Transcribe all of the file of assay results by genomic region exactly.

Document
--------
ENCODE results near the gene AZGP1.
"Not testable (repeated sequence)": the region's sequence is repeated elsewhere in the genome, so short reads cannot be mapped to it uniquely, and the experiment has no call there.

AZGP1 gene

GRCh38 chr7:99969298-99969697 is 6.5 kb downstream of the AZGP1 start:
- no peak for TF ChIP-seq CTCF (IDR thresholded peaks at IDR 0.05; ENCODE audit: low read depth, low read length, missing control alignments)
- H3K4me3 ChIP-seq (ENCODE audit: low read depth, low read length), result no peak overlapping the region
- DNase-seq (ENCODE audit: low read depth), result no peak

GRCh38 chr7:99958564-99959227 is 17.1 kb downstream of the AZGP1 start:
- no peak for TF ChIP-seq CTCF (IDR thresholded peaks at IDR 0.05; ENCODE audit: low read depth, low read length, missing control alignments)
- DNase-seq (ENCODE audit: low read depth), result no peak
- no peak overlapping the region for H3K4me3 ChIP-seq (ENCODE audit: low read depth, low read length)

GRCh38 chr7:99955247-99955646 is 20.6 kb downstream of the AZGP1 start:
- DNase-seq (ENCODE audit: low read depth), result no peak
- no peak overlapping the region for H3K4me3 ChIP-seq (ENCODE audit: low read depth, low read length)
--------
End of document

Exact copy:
ENCODE results near the gene AZGP1.
"Not testable (repeated sequence)": the region's sequence is repeated elsewhere in the genome, so short reads cannot be mapped to it uniquely, and the experiment has no call there.

AZGP1 gene

GRCh38 chr7:99969298-99969697 is 6.5 kb downstream of the AZGP1 start:
- no peak for TF ChIP-seq CTCF (IDR thresholded peaks at IDR 0.05; ENCODE audit: low read depth, low read length, missing control alignments)
- H3K4me3 ChIP-seq (ENCODE audit: low read depth, low read length), result no peak overlapping the region
- DNase-seq (ENCODE audit: low read depth), result no peak

GRCh38 chr7:99958564-99959227 is 17.1 kb downstream of the AZGP1 start:
- no peak for TF ChIP-seq CTCF (IDR thresholded peaks at IDR 0.05; ENCODE audit: low read depth, low read length, missing control alignments)
- DNase-seq (ENCODE audit: low read depth), result no peak
- no peak overlapping the region for H3K4me3 ChIP-seq (ENCODE audit: low read depth, low read length)

GRCh38 chr7:99955247-99955646 is 20.6 kb downstream of the AZGP1 start:
- DNase-seq (ENCODE audit: low read depth), result no peak
- no peak overlapping the region for H3K4me3 ChIP-seq (ENCODE audit: low read depth, low read length)